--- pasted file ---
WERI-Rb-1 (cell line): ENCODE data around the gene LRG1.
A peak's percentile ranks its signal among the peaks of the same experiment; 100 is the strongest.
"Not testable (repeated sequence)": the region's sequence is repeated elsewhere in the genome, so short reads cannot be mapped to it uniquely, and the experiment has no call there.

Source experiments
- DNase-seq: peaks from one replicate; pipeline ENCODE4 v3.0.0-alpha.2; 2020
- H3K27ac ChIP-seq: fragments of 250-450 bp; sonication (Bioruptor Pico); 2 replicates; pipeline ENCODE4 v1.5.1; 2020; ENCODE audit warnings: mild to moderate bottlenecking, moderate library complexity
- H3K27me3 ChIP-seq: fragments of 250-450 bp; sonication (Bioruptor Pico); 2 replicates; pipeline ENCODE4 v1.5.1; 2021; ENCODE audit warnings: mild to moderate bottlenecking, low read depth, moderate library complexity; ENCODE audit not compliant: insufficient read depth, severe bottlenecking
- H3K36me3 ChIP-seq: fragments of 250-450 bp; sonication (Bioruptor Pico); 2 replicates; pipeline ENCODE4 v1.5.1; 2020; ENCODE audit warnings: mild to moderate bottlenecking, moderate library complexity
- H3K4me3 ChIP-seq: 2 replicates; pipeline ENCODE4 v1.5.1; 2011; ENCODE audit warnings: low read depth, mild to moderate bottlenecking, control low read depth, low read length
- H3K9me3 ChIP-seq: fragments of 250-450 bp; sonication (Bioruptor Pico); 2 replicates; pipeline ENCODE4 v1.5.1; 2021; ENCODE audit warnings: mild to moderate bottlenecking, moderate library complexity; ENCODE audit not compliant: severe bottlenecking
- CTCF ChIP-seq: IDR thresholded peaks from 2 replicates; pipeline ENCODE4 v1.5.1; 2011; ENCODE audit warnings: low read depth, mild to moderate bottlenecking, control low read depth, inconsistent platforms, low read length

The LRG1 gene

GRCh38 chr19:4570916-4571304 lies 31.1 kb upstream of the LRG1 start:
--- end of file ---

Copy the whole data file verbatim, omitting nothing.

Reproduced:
WERI-Rb-1 (cell line): ENCODE data around the gene LRG1.
A peak's percentile ranks its signal among the peaks of the same experiment; 100 is the strongest.
"Not testable (repeated sequence)": the region's sequence is repeated elsewhere in the genome, so short reads cannot be mapped to it uniquely, and the experiment has no call there.

Source experiments
- DNase-seq: peaks from one replicate; pipeline ENCODE4 v3.0.0-alpha.2; 2020
- H3K27ac ChIP-seq: fragments of 250-450 bp; sonication (Bioruptor Pico); 2 replicates; pipeline ENCODE4 v1.5.1; 2020; ENCODE audit warnings: mild to moderate bottlenecking, moderate library complexity
- H3K27me3 ChIP-seq: fragments of 250-450 bp; sonication (Bioruptor Pico); 2 replicates; pipeline ENCODE4 v1.5.1; 2021; ENCODE audit warnings: mild to moderate bottlenecking, low read depth, moderate library complexity; ENCODE audit not compliant: insufficient read depth, severe bottlenecking
- H3K36me3 ChIP-seq: fragments of 250-450 bp; sonication (Bioruptor Pico); 2 replicates; pipeline ENCODE4 v1.5.1; 2020; ENCODE audit warnings: mild to moderate bottlenecking, moderate library complexity
- H3K4me3 ChIP-seq: 2 replicates; pipeline ENCODE4 v1.5.1; 2011; ENCODE audit warnings: low read depth, mild to moderate bottlenecking, control low read depth, low read length
- H3K9me3 ChIP-seq: fragments of 250-450 bp; sonication (Bioruptor Pico); 2 replicates; pipeline ENCODE4 v1.5.1; 2021; ENCODE audit warnings: mild to moderate bottlenecking, moderate library complexity; ENCODE audit not compliant: severe bottlenecking
- CTCF ChIP-seq: IDR thresholded peaks from 2 replicates; pipeline ENCODE4 v1.5.1; 2011; ENCODE audit warnings: low read depth, mild to moderate bottlenecking, control low read depth, inconsistent platforms, low read length

The LRG1 gene

GRCh38 chr19:4570916-4571304 lies 31.1 kb upstream of the LRG1 start: